Instructables

Run any battery powered item through AC power.

Step 1: Finding the right stuff.

So you're cleaning your room one day, and you find your old Gameboy, circa 1989. Some more searching yields a few cartridges, until you finally find one that's worth playing (I have Zelda as my example in this one). You flick the switch antd wait for the red battery light to shine.. and nothing. You flick it again. Still nothing. Pulling the cartridge out, you blow in there, hoping to clear out some of the dust, perhaps that was the problem. Finally, after opening the battery compartment door, you realize that either the batteries in there are dead, or they're missing. Still burning with the urge to play Link's Awakening, you set out on a quest to make the Gameboy work. With no batteries in sight, you must turn to alternative methods.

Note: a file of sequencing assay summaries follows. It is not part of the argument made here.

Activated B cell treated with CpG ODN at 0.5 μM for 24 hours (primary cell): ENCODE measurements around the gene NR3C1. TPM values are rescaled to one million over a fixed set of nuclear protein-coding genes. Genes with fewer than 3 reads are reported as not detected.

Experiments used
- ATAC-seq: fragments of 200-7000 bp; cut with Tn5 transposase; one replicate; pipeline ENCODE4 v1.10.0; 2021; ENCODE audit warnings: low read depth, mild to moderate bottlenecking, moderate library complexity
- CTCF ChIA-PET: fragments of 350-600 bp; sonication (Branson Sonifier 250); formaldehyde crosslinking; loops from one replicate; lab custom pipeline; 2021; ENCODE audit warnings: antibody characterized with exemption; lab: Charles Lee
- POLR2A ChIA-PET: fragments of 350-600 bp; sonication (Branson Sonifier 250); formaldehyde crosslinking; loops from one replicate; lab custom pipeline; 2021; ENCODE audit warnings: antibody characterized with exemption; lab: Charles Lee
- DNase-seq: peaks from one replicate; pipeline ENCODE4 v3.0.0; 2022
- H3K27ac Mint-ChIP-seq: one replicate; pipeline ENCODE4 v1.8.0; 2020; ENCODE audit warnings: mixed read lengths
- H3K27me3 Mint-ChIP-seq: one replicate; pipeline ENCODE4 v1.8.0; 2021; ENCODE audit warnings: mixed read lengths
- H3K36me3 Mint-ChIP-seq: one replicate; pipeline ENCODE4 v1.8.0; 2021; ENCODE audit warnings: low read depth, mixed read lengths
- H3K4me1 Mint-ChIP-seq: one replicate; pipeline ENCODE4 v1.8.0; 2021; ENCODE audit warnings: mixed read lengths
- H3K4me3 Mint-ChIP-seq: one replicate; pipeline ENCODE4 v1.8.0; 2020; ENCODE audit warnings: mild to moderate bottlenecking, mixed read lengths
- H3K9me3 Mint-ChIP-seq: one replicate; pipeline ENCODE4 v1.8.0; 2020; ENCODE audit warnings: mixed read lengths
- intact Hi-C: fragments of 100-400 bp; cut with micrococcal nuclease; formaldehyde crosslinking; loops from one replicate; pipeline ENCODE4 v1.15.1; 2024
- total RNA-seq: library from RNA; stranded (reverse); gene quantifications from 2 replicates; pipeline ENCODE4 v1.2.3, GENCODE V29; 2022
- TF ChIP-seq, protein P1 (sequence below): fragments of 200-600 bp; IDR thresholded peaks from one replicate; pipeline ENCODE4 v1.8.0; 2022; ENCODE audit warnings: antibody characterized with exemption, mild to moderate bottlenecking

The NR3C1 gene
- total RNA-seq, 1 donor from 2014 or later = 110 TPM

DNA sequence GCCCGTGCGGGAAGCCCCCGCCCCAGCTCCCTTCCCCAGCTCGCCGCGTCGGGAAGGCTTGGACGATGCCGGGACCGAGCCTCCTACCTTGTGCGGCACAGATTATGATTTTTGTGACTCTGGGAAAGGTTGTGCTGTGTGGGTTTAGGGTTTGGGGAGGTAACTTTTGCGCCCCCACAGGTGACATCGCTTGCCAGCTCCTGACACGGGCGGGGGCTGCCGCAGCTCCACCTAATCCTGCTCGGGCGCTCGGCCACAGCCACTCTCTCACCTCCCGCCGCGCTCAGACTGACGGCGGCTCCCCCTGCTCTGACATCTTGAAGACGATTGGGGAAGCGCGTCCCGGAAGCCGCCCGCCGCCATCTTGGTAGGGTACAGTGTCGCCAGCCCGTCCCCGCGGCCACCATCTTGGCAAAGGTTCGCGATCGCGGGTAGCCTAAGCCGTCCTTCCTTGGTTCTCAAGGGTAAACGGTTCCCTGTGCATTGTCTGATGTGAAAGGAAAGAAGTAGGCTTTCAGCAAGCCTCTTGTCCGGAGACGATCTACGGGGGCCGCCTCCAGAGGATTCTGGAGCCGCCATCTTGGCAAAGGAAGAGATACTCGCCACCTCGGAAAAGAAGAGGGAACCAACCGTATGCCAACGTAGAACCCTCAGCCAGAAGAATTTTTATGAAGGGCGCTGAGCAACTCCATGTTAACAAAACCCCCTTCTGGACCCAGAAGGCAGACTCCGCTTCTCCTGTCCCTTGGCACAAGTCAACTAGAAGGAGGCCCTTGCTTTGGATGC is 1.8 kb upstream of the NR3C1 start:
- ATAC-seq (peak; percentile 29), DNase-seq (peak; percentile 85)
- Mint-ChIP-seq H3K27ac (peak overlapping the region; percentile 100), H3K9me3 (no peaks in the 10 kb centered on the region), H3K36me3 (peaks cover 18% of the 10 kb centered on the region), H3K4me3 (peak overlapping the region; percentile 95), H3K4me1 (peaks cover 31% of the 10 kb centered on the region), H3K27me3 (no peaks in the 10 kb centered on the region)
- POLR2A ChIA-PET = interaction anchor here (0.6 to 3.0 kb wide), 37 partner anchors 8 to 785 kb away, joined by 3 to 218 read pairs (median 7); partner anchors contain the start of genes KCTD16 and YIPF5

What you need:
- Gameboy (or any device that runs off batteries and has positive and negative terminals)
- Alligator clips (not necessary, any sort of wire will work just as well)
- AC adapter (I used a variable one, you can really use any adapter as long as the voltages match)
- Standard safety equipment (gloves if you're scared of being shocked, water as the sparks could cause a fire)
mattkenton5 years ago
I used this to equip my battery-only baby swing. In my opinion this thing was a battery company/baby equipment scam. So thanks for the instructable. Works great!
mark1017 years ago